A number of studies have already been published which have used this assay to dissect the mechanisms that restrict or promote mycobacterial growth. In a proof-of principle study, immunogenicity of the BCG vaccine in infants has been demonstrated through greater control of BCG growth in the BCG-lux assay following BCG-vaccination of infants (Kampmann et al., 2004). Other studies showed that vitamin D played an important role in restriction of BCG and M.tb growth, dependent on neutrophils and in particular anti-microbial peptides (Martineau et al., 2007). A clinical trial of 2.5 mg of vitamin D supplementation (ergocalciferol) in TB contacts supported this finding. Studies in HIV positive children showed that prior to HIV anti-retroviral treatment (HAART) those with low CD4 T cell counts showed limited ability to restrict the growth of mycobacteria, but that the introduction of HAART led to rapid and sustained reconstitution of anti-mycobacterial immune responses, measured as the decreased growth of mycobacteria compared to HAART-naïve baseline (Kampmann et al., 2006).

At present a minimum of 4 mL of blood is used for these assays, which is often the maximum volume that can be collected from a young infant. Since it is likely that early anti-TB vaccine trials would wish to analyse vaccine responses in more than one assay system, even more blood would be required. The aim of the present study was therefore to optimise the lux assay to use smaller volumes of blood and thereby increase its suitability for field studies in small children.

2. Materials and methods

2.1. BCG-lux assay

The original development of the BCG-lux assay has been described elsewhere in detail (Kampmann et al., 2000). In this study we made modifications to the volumes of blood used per assay, but not to the reporter-gene construct or the previously established multiplicities of infection and basic handling of the samples. Briefly, M. bovis–BCG transformed with a replicating vector containing the luciferase (lux) gene of Vibrio harveyi was prepared as previously described (Snewin et al., 1999). Frozen aliquots of BCG-lux bacilli were grown to midlog phase in Middlebrook 7H9 broth supplemented with 10% albumin dextrose catalase enrichment (BD; Franklin Lakes, NJ) and 15 μg/mL hygromycin (Roche, Lewes, UK). The bacilli were then diluted to a stock of 107 Relative Light Units (RLU). This equates to an inoculum of about 106 Colony Forming Units (CFU)/mL of blood.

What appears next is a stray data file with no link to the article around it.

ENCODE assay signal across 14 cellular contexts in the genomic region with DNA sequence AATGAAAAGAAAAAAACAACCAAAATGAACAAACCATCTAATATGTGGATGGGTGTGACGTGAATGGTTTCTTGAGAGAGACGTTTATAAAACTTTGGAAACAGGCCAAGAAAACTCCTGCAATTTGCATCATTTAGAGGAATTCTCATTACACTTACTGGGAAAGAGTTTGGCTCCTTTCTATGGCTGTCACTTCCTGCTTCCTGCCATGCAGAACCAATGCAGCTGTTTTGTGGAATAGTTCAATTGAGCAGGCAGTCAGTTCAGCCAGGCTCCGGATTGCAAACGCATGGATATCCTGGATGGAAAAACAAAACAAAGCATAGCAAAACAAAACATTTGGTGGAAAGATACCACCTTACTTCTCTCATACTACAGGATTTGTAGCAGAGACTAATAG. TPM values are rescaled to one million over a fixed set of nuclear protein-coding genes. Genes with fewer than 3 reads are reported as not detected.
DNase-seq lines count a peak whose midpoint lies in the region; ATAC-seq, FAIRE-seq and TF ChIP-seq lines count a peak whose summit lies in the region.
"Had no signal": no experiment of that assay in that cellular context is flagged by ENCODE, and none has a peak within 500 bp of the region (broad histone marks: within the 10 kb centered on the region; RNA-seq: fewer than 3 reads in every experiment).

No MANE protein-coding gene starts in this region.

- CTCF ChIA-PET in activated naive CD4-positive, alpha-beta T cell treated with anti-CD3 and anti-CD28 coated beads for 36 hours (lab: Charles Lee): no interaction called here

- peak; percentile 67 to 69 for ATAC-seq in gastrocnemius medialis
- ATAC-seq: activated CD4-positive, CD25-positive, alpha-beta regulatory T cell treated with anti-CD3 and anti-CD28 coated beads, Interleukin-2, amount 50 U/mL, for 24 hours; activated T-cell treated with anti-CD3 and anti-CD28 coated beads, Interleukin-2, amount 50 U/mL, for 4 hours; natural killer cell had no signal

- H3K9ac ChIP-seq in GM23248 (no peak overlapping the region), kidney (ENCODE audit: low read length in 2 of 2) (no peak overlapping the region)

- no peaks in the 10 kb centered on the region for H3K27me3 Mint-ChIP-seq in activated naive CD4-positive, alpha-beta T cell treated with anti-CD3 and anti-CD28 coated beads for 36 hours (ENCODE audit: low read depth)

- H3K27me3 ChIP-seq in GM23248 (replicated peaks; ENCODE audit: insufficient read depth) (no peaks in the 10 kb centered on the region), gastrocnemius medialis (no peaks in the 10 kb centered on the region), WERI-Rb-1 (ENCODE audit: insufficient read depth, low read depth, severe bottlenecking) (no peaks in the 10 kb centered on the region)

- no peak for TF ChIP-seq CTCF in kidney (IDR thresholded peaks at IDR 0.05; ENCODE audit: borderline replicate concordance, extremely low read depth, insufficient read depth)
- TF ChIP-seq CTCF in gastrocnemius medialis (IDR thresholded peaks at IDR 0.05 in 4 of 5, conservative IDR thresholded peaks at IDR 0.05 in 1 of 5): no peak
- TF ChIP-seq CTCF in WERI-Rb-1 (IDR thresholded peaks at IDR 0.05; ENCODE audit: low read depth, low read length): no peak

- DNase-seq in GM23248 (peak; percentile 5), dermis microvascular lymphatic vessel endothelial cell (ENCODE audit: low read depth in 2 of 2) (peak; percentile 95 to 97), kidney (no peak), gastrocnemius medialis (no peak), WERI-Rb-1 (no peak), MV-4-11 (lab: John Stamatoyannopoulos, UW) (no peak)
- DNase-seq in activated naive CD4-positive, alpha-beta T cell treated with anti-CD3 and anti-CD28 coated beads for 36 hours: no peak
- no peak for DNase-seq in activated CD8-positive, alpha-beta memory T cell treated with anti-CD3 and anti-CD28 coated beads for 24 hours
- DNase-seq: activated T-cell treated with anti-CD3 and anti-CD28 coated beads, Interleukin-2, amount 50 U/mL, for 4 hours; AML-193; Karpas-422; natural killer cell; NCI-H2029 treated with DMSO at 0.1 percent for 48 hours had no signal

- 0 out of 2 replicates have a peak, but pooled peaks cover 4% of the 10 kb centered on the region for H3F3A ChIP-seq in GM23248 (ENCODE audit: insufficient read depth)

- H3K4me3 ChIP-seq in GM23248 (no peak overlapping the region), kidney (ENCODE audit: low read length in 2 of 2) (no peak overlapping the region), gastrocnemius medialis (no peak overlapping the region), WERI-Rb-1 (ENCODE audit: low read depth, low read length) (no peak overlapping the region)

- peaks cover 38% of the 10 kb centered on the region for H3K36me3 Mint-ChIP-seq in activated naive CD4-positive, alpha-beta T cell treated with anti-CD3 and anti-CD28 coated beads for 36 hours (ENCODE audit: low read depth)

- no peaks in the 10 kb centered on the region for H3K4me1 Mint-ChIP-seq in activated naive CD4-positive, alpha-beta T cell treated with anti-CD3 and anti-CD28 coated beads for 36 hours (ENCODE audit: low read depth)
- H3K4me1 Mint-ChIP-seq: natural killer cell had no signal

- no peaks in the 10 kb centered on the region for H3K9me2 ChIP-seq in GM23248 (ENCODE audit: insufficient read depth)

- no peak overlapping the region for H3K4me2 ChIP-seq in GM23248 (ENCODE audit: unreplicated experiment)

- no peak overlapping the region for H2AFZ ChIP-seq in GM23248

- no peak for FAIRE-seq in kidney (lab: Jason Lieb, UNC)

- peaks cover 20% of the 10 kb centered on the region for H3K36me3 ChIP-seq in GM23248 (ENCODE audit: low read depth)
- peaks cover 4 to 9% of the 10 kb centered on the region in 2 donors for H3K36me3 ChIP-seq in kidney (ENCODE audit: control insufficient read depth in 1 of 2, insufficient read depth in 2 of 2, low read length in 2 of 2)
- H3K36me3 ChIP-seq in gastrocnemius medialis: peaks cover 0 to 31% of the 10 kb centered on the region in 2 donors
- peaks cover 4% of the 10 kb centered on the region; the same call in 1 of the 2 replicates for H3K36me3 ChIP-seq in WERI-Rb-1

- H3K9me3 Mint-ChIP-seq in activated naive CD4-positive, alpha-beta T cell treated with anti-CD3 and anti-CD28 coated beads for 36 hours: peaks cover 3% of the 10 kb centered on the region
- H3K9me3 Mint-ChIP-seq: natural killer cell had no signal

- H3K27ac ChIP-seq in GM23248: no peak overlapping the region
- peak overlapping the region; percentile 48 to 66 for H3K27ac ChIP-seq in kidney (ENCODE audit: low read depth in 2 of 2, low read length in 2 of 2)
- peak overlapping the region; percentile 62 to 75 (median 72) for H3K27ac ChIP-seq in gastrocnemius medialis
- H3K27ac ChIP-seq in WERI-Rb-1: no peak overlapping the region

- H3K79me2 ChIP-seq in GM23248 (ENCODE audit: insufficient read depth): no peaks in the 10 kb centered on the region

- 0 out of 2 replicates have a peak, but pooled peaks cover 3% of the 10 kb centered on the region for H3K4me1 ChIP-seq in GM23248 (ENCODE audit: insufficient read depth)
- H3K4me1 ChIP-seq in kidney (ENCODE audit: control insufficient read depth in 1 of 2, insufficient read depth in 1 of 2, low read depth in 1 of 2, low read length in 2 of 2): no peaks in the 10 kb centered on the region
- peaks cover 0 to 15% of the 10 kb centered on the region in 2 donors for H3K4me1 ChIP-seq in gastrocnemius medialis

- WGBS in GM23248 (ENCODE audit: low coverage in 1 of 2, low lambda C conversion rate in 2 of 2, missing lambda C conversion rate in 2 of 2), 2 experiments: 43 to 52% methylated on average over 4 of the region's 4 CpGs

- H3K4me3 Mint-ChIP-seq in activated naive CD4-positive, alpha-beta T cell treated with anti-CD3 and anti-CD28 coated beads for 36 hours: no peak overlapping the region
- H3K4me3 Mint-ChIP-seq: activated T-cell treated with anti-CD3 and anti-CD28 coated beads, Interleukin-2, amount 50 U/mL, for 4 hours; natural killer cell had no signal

Following informed consent, up to 10 mL of blood was collected from healthy adult volunteers into preservative-free heparin tubes (15 USP units sodium heparin/mL, BD Bioscience) and comparative assays with varying blood volumes were set up.

Blood was diluted 1:1 with RPMI 1640/2 mM glutamine/25 mM HEPES (N-2-hydoxyethylpiperazine-N′-ethane sulfonic acid) buffer (Sigma, Poole, UK) and infected with BCG-lux bacilli stock (1 × 107 RLU) at a 1:10 concentration. This corresponded to a multiplicity of infection (mononuclear phagocyte to bacillus) of approximately 1:1, based on an established correlation of 10 RLU to 1 CFU. The infected diluted blood was then dispensed into triplicate aliquots of 1 mL, 0.67 mL and 0.5 mL for each time point (baseline t = 0 and t = 96h) and t = 96 samples were incubated at 37 °C on a rocking platform. Controls were set up in the same way using the same concentrations of mycobacteria in 7H9 culture medium.

At each time point the aliquots were processed as described below and supernatants were collected for future measurement of cytokine profiles. Aliquots were centrifuged for 10 min at 2000 g and supernatants were collected and stored at − 20 °C (300 μL for 1 mL aliquots, 200 μL for 0.67 mL aliquots and 150 μL for 0.5 mL aliquots). PBS was added in replacement for the withdrawal of supernatant and distilled water was added 1:10 to lyse the red blood cells followed by incubation for 10 min maximum at room temperature. The tubes were spun at 2000 g for 10 min and the supernatants removed. The pellet was resuspended in 1 mL PBS and a few glass beads were added to help disperse the pellet.

The samples were then measured in the luminometer (Berthold AutoLumat Plus, Berthold Technologies, Germany) by diluting 1:10 in PBS and using 1% N-decyl aldehyde (Sigma-Aldrich, US) as the substrate. Mycobacterial luminescence was measured at baseline and at 96 h, and the growth ratio was calculated by division of the mean 96-hour luminescence value by the mean baseline value.